Daily Reflection
May 5th, 1999
Carolyn Meeks
Grants Administration Office
Acts 15:1-6
John 15:1-8
My daughter, now a teenager, in her preschool years came home from a summer church camp singing a little ditty about today’s gospel passage.  Her ears heard a truth as she rendered in sing-song voice that “We are de branches and Christ is de vine.”  This Georgia-born girl came from a land taken over by kudzu, an imported vine, said to have been brought to the U.S. to control erosion.  As funny/strange as its name, kudzu grows 8-12 inches a day in late spring, and has managed to carpet the trees and byways of the Deep South.  If you’ve ever driven through Alabama, Mississippi, or Georgia in June or July, you know the distinctive everywhereness of green kudzu.

Kudzu reminds me that for such botanical specimens, there is no distinction between “vine” and “branches.”  Where the vine is, there are its branches; where the branches, there the vine.  The communal experience of Christians has always affirmed this metaphor.  Where the community of faith is, there is the same wholly Christ of gospel experience; there are Christians in fact, not just in name.  Where Christ is, there are people of faith—those who, like Jesus, invite us by their compassion and holiness to meet God in a tangible and real way.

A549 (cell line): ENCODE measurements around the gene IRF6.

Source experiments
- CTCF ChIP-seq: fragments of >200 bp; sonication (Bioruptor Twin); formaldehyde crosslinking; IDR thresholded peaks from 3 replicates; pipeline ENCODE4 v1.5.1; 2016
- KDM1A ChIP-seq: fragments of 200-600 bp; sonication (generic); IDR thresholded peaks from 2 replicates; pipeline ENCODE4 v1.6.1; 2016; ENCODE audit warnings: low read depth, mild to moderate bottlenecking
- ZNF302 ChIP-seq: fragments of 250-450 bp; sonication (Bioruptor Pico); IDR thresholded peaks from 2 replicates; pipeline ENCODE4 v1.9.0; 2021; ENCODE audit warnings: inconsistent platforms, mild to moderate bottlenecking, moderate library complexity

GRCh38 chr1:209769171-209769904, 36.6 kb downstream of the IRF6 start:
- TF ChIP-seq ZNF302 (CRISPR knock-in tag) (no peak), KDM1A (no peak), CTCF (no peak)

It helps to remember the divinity of Christ, and the inseparability of a vine from its limbs, as we hear what can sound like… well, like an “unkindest cut”…in today’s gospel reading.

It helps to remember that God is the vinegrower.

It helps to recall the insight of a 12th-century Christian holy woman, Hildegard of Bingen, who spoke of the divine “greening power” that is everywhere, around us, in us, sustaining us, holding together the universe.  The “greening power” (Hildegard’s expression before scientists called chlorophyll by name) causes a leaf to turn toward light, causes all kinds of molecular and chemical transformations that convert light to food, and contributes to the work of the plant, which is to bear fruit, seed, life.

It helps to remember these things as we hear of the God/Horticulturist who prunes away the barren branches, and “cleans” even the fruitful ones, so that their green resources can produce, not more leaves and branches, but the ultimate for which they exist: fruit, seed, new life.

In the real spiritual life of an ongoing faith/relationship with the living “de vine” God, we will experience trimming.  The blossoms and fruit that this Vinegrower knows are hidden only in potential (even and especially when we do not) are gifts of this greening Spirit.  What is coming into being is our, shall we say, “divinization”—our sharing in the very life and “who-ness” of Christ that produces holiness and compassion.  These fruits that God sees in us (even when we do not) include virtues our world very much needs in these days of Columbine and Kosovo:  charity, joy, peace, patience, goodness, kindness, awe in God’s presence…..especially peace….

No one avoids the Vinegrower’s pruning in one way or another.  May we continue to realize the greening-power that courses through our experience, as individuals and in community, and may we continue to turn toward the sun of God’s peace and justice.  May our energies unite with God’s to call back to life and wholeness a suffering and shattered world.

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